"From the country that gave you"...
...Favelas, Police Death Squads and Nuts...
A bill guaranteeing civil rights on the internet was signed into law by Brazilian president Dilma Rousseff at the NetMundial Internet Governance conference today. Brazilian president Dilma Rousseff signs Marco Civil at the NetMundial conference in Brazil, 23 April 2014 In a theatrical flourish, Rousseff signed the "Marco …
Instead of "from the country that gave you SUVs, wars and Kardashians"?
Or instead of "from the country that gave you burkas, guerrillas and sand?"
"Sneers, 35-hours-work-weeks and cheese?"
"Koalas, kangaroos and deadly spiders"?
What was your point? No country is perfect. Let's hope this really works and other countries decide on joining the idea.
Something of the kind would prove what is going on there is due to criminals from the CIA. Especially if everyone had access to the internet. That is probably the greatest drawback their government faces. Someone is already cutting off the power in all the large cities.
That and some Snowden masks should help. Where can I get one?
> So should:
The USA, UK, Rusia, China, France...
USA, UK, Russia, China, France are not signing this agreement, that is the point. It is a nice gesture, one that I wish could be enforced, but it is akin to signing a policy that politicians will not lie and bankers will not steal.
Your first argument had nothing to do with poverty -- please read it again. And nobody said that it was "more important". Poor is the country where there is only one priority and everything else must wait until their government solves that (often impossible) task before spending just a little time with anything else. Is that what you're advocating?
Small steps, even symbolic, in a more-or-less right or just direction are important. If you believe that Brazil is all about favelas and death squads, sorry about that, but then we agree -- you *are* shallow. But we *may* agree on the extravagant costs of the World Cup.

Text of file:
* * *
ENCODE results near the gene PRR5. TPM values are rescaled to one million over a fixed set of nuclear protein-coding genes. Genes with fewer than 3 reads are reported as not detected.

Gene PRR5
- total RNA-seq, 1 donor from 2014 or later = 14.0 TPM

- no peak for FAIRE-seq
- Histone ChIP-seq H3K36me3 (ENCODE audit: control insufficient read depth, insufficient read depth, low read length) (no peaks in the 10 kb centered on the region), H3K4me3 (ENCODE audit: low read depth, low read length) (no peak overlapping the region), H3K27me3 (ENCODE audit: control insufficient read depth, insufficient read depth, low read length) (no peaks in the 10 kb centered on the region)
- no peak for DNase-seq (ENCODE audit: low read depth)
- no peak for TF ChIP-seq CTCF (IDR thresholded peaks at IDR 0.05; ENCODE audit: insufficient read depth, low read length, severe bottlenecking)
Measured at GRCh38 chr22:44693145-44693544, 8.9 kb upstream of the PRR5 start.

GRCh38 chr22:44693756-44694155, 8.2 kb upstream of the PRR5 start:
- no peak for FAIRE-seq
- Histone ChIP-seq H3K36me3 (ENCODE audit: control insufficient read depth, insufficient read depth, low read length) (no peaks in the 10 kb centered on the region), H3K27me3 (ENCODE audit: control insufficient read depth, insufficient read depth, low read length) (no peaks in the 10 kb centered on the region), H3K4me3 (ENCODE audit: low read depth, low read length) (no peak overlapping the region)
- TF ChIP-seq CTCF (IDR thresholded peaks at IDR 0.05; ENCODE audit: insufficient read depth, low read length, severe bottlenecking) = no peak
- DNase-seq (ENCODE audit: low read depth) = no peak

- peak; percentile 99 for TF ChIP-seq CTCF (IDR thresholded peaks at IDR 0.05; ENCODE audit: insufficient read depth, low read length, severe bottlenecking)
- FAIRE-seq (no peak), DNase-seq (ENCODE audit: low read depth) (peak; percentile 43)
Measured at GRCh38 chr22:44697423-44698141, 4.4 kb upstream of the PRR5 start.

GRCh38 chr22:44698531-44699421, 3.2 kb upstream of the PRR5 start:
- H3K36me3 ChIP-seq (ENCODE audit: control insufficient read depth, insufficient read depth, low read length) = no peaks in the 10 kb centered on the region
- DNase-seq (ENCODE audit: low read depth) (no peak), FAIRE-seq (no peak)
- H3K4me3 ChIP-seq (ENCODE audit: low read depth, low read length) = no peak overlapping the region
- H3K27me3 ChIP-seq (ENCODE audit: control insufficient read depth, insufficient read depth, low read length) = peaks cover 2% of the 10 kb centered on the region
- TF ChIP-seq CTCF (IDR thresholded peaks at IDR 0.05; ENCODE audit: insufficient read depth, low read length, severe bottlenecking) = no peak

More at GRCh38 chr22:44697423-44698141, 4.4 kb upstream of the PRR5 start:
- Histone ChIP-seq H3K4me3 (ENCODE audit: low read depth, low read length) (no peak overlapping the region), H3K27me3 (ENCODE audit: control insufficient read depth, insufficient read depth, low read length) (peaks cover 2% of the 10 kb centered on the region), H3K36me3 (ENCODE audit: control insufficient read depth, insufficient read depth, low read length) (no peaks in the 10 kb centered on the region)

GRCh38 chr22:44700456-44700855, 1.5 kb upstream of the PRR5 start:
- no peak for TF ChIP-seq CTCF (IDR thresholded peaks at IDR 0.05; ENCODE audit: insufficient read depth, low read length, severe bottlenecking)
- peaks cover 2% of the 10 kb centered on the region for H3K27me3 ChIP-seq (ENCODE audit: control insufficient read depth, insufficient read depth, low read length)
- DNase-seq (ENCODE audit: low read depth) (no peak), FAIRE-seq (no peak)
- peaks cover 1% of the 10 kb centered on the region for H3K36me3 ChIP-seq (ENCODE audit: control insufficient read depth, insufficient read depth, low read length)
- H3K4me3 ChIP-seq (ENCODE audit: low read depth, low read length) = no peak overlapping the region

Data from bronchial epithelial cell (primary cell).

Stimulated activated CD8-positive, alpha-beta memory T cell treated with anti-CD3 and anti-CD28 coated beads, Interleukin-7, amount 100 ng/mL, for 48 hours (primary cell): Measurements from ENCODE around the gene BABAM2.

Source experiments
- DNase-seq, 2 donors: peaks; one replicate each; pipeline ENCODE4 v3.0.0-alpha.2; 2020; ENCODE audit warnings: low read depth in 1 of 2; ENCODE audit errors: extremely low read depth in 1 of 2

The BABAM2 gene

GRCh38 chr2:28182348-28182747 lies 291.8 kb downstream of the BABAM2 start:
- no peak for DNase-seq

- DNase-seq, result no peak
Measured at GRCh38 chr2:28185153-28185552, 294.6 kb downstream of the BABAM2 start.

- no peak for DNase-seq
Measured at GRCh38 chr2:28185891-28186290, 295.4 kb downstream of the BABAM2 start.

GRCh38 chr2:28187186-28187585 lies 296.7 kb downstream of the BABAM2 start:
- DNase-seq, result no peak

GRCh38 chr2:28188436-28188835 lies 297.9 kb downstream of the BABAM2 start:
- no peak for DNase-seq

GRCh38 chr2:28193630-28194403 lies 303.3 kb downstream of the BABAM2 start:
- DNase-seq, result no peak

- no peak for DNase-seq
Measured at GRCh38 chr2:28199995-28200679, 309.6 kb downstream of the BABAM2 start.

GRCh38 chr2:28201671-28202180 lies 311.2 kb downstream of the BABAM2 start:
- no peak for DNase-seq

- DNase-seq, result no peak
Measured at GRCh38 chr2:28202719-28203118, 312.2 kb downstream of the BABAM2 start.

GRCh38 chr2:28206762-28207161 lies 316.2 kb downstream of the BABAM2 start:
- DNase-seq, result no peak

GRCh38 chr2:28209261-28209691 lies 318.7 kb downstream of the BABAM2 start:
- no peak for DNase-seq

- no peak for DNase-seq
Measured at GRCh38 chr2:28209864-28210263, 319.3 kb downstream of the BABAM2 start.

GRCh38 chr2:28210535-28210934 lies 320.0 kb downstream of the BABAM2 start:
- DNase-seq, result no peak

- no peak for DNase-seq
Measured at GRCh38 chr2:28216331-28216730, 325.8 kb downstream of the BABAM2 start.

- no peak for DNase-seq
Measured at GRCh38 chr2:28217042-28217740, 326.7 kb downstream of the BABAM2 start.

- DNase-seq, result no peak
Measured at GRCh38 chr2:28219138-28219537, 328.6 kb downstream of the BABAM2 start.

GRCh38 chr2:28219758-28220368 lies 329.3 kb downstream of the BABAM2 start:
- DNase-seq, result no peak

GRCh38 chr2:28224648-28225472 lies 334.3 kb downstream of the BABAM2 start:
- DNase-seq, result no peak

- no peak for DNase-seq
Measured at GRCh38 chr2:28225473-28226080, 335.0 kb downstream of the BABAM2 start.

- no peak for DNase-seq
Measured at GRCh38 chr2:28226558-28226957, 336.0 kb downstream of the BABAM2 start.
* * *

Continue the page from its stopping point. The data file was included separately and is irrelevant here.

Okay, let's turn your logic around: the USA and the UK need to sort out their shit before spying on the rest of the world and trying to get other nations to do their bidding by force. They have poverty, corruption and out of control public debt just as a start. After that we could look at the education issues, what with a significant % of the country badly misinformed about proper science and critical thinking and a huge % of both countries still believing that a theocracy is a grand idea, so long as it's their religion that is in charge.
Every country has problems. Two of the biggest bullies on the international scene are the USA and the UK, both of which have umpteen problems of their very own. Brazil is, in this case, doing something good for a goddamned change, and I daresay they are actually ahead of the almighty anglo-american power bloc on civil liberties here, which just goes to further illustrate that both of those countries have lost the moral authority to be telling others what to do.
The world is moving on without you, and now developing nations are starting to slowly get their shit together and even becoming the defenders of liberty you claim to be, bu aren't. Get used to it. The anlgo-american moral hegemony is done.
And good fucking riddance.
Remember how we gave up the space race as a species so we could work on 3rd world poverty? That ended well didn't it. It was an argument I heard again and again as a kid. We shouldn't be going to the moon etc when people are starving down here on earth.
~40 years on we still have poverty, war disease and no damned Moon/Mars base.
Dammit where is my fly car and get off my lawn :)
Well, we should be working. Or sleeping. Or writing poems. Or feeding kitties. Or teaching in a community college. Or drinking coffee. Or beer. Or volunteering to some noble cause. Or scratching our balls (I scratch mine, you scratch yours). Or reading more and writing less. All that rather than trolling the forum.
Please sort accordingly to your priorities.
"...Favelas, Police Death Squads and Nuts..." And the hilarious Mensalao corruption scandal, a truly ironic case of the Left losing all their vaunted morals the minute they get into power. But it's not like Dimwit Rousseff was a part of it, right? No, she was just the Minister for Energy in the government in charge, and a member (now leader) of the "Workers Party" that was at the root of the corruption. And I'm sure her position as Minister of Energy meant she had no insight into the dodgy dealings involved in energy companies like Petrobas. And she wasn't herself actually involved in any of the dodgy business dealings, right? No, she was just a board member for one of the biggest companies involved in the corruption scandal, Petrobas. No, we can all rest assured that Dilma Rousseff is an unparalleled paragon of political truth, unstinting in her quest for an end to political corruption in Brazil, and her rage at her coms being tapped was purely righteous indignation and nothing to do with her fear of possible evidence of her being involved in corruption. Now, has anyone seen my unicorn, it's got my box of hens' teeth?
My wife happens to be from Brazil, and often tells me how corrupt it is.